|10/3/2023 2:22:04 PM||
||New Course (First Version)
|Discipline and Nbr:
WOMEN IN LITERATURE||
Women in Literature
|Units||Course Hours per Week|| ||Nbr of Weeks||Course Hours Total
|Maximum||3.00||Lecture Scheduled||3.00||17.5 max.||Lecture Scheduled||52.50
|Minimum||3.00||Lab Scheduled||0||6 min.||Lab Scheduled||0
| ||Contact DHR||0|| ||Contact DHR||0
| ||Contact Total||3.00|| ||Contact Total||52.50
| ||Non-contact DHR||0|| ||Non-contact DHR Total||0
Title 5 Category:
AA Degree Applicable
Grade or P/NP
00 - Two Repeats if Grade was D, F, NC, or NP
Also Listed As:
| ||Total Out of Class Hours: 105.00||Total Student Learning Hours: 157.50||
Study of the tradition of women writing fiction, poetry and drama. While focusing on women in the western literary tradition, attention will be paid to work from other cultures. Approach will be interdisciplinary, with reference to history, sociology, psychology and art. Study will include examination of the place of women in literary history, and the role of changing models of literary criticism.
Eligibility for Engl 1A or equivalent.
General awareness of literature.
Limits on Enrollment:
Schedule of Classes Information
Women in the western literary tradition with primary emphasis on women writers.
(Grade or P/NP)
Prerequisites:Eligibility for Engl 1A or equivalent.
Recommended:General awareness of literature.
Limits on Enrollment:
Repeatability:00 - Two Repeats if Grade was D, F, NC, or NP
ARTICULATION, MAJOR, and CERTIFICATION INFORMATION
Not Certificate/Major Applicable
Outcomes and Objectives:
At the conclusion of this course, the student should be able to:
|Associate Degree:||Effective:||Fall 1981||Inactive:||Fall 2010
|CSU GE:||Transfer Area|| ||Effective:||Inactive:
| ||C2||Humanities||Spring 1991||Fall 2010
|IGETC:||Transfer Area|| ||Effective:||Inactive:
| ||3B||Humanities||Fall 1981||Fall 2010
|CSU Transfer:||Transferable||Effective:||Fall 1981||Inactive:||Fall 2010
|UC Transfer:||Transferable||Effective:||Fall 1981||Inactive:||Fall 2010
1. Read and analyze works by women writers of the past and present.
2. Develop an awareness of historical patterns which have influenced
women's literary productions.
3. Identify the traditions of women writing within the genre conventions.
4. Demonstrate a critical understanding of the archetypal use of
women in literature.
5. Develop an awareness of the discipline of the women's studies,
particularly as it applies to the study of literature.
6. Develop an awareness of schools of criticism which have influenced
the works of women writers and which have influenced the study
of women writers.
7. Analyze historical, sociological and psychological trends which have
influenced the role of women writers and which have shaped the study
of their work.
8. Be able to identify the central themes within the tradition of
9. Study the influence of gender, race and class on literary production,
publication, and canon-forming.
Topics and Scope
1. Ancient texts: Sappho and her sisters.
2. The Middle Ages and the Renaissance.
1. retelling biblical myths
2. chivalric texts
3. women in the lyrics
1. religious figures
2. personal writing
3. misconceptions about the role of the medieval woman
4. women in texts by men
3. The Seventeenth and Eighteenth Centuries: "The moment when the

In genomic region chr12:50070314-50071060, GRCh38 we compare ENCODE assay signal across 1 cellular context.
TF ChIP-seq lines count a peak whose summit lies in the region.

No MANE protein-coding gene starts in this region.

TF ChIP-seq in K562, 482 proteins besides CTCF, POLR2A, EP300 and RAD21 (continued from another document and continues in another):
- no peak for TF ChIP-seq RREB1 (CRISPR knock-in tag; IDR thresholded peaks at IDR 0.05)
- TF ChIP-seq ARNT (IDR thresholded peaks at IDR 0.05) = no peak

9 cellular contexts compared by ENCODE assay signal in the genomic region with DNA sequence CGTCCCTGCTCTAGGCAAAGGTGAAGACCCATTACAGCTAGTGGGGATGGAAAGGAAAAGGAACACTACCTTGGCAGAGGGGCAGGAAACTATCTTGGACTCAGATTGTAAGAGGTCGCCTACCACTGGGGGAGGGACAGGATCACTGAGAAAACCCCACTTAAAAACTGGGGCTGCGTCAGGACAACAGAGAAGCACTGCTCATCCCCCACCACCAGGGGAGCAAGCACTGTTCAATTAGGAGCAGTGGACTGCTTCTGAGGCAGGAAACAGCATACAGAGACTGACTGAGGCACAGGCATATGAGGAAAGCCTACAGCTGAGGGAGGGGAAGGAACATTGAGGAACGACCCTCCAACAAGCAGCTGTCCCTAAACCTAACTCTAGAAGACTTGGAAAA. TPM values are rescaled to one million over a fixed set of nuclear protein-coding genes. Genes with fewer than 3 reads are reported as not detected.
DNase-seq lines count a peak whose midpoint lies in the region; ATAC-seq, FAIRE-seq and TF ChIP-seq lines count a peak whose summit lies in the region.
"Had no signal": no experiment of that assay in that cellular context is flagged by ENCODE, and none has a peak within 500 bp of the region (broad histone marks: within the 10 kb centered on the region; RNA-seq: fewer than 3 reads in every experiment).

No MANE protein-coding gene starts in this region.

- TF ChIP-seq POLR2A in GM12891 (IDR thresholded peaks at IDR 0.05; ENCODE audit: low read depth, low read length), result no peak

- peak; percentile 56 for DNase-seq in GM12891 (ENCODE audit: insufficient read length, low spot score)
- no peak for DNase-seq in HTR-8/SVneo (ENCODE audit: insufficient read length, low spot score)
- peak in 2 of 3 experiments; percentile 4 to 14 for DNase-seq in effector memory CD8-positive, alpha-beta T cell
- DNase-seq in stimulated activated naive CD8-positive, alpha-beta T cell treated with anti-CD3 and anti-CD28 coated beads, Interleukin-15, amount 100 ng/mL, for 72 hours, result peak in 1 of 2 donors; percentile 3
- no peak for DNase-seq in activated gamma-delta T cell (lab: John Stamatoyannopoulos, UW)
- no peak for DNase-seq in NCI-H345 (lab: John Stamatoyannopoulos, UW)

middle-class woman began to write".
A. Early professionals: Anne Bradstreet and Aphra Behn
B. Expanded opportunities: Lady Mary Wortley Montagu, Mary
C. Images of continued misogyny
4. The Nineteenth Century: The Golden Age.
A. The development of the novel
B. Romanticism and the Gothic
C. "Madwoman in the attic"
D. "The angle in the house"
E. The New Woman
5. The Twentieth Century.
A. Turn of the Century
1. The developing American voice: "The American Girl"
2. Other new voices from the colonies
B. Modernist Literature
1. New "women's voice": Richardson, Stein, Woolf
2. Alternative world views
C. Contemporary Literature
1. Assigned readings from text, plus supplementary handouts.
2. Some assigned reading of secondary texts.
3. Self-directed research projects.
1. Reader response essays or journal writing, both in class and at home.
2. Critical essays covering units of study, themes, or individual
3. Research projects (i.e., annotated bibliography, classroom
presentation on author or theme, survey of criticism).
4. Final essay exam.
5. Short objective quizzes.
Methods of Evaluation/Basis of Grade.
Representative Textbooks and Materials:
|Writing: Assessment tools that demonstrate writing skill and/or require students to select, organize and explain ideas in writing.||Writing
65 - 80%
|Written homework, Reading reports, Essay exams, Term papers||
|Problem solving: Assessment tools, other than exams, that demonstrate competence in computational or non-computational problem solving skills.||Problem Solving
0 - 0%
|Skill Demonstrations: All skill-based and physical demonstrations used for assessment purposes including skill performance exams.||Skill Demonstrations
0 - 0%
|Exams: All forms of formal testing, other than skill performance exams.||Exams
0 - 0%
|Other: Includes any assessment tools that do not logically fit into the above categories.||Other Category
20 - 35%
|ORAL PRESENTATION, PARTICIPATION IN CLASS DISCUSSION||
REQUIRED - An anthology or set of individual works covering a significant
range of periods, themes, figures and concerns.
NORTON ANTHOLOGY OF LITERATURE BY WOMEN: THE TRADITION IN ENGLISH by
Gilbert and Gubar.
RECOMMENDED - Literary criticism focusing on issues surrounding women
FEMINIST LITERARY THEORY by Mary Eagleton, ed.
THE NEW FEMINIST CRITICISM by Elaine Showalter, ed.